Torontonians like to sound off on Americans’ inability to deal with guns and gun deaths. But Toronto’ s inability to deal with the car creates its own killing fields.
The SARS crisis took 44 lives in Canada. Ninety-three pedestrians or cyclists have died on the streets of Toronto since Vision Zero was implemented two years ago. The time for half-measures is over — and the half measures are not working, anyway.
How I Learned to Stop Worrying and Love Electric Scooters
Charity bike ride turns tragic when driver crashes into cyclists
Unbelievable. Am I wrong in wanting to know the name of the driver?
Bike lanes help, not hurt, suburbs, Keesmaat says
She makes a good point.
This is really about the kind of city we’re creating. It’s about much, much more than bike lanes… It’s also about the revitalization of our suburbs. Are we going to reinforce this idea that they are just places that you get through on your way to somewhere else, or are we going to start creating a critical mass of activity and animation and economic activity, so you don’t need to go downtown to be in a great environment?
How bike lanes could get Toronto’s suburbs moving
Interesting stuff about cargo trikes.
‘You can’t silence me’: Parking officer’s Twitter account suspended by Toronto Police
Terrible. The only police account I followed.
Want Amazon’s new HQ in your town? Must have bike lanes, says Amazon
Ontario introducing $50,000 fines for careless drivers causing death
That’s great, but I hate how the Liberals don’t do anything unless there’s an election on the horizon. They could have saved lives by doing this years ago.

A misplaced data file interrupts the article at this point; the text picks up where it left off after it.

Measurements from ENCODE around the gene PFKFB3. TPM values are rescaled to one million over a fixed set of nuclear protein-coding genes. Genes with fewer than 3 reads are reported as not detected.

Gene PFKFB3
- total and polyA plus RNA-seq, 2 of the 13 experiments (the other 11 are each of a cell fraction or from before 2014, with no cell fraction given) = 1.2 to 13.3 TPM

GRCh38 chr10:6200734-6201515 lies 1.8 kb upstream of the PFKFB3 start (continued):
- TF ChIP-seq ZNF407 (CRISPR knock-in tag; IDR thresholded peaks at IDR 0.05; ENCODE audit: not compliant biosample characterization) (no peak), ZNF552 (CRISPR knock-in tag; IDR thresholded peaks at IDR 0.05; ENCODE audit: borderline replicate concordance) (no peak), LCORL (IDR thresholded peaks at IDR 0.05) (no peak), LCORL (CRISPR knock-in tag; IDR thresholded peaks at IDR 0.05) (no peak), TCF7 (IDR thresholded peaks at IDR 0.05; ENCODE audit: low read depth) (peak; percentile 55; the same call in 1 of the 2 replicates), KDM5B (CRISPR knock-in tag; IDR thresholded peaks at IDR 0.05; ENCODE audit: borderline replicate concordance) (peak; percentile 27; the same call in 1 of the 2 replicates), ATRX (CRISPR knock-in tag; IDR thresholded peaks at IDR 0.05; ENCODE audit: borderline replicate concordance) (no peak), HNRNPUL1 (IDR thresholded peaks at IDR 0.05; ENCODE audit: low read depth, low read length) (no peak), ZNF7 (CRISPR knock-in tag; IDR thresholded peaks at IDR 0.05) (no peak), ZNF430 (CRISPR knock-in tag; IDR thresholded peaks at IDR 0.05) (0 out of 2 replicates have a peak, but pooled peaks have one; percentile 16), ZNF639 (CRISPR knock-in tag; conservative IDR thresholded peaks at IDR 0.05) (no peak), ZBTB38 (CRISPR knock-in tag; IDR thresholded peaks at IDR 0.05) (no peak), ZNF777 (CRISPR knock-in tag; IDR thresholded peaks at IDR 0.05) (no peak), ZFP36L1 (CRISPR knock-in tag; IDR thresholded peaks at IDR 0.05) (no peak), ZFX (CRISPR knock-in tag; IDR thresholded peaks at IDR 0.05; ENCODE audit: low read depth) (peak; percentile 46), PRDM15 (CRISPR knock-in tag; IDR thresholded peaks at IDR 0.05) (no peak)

Cycling to work: major new study suggests health benefits are staggering
We found that cycling to work was associated with a 41% lower risk of dying overall compared to commuting by car or public transport. Cycle commuters had a 52% lower risk of dying from heart disease and a 40% lower risk of dying from cancer. They also had 46% lower risk of developing heart disease and a 45% lower risk of developing cancer at all.
Lessons from Amsterdam: How to make cycling easy and fun
Toronto’s ambitious bike plan, one year later
As you might expect, a little disappointing
My daily commute by bike turned me into a witness of a truly tragic event
We will look back on how our roads are structured in decades to come and consider it barbaric.
On Chicago’s Improved Bike Infrastructure
as Chicago’s bikeway network grew over the last decade or so (135 percent between 2005 and 2015), crashes per 100,000 trips fell by more than half (54 percent) and fatalities and serious injuries per 100,000 trips dropped 60 percent. And that’s as more and more people started bicycling in the city: bicycle trips grew by a whopping 167 percent within those ten formative years.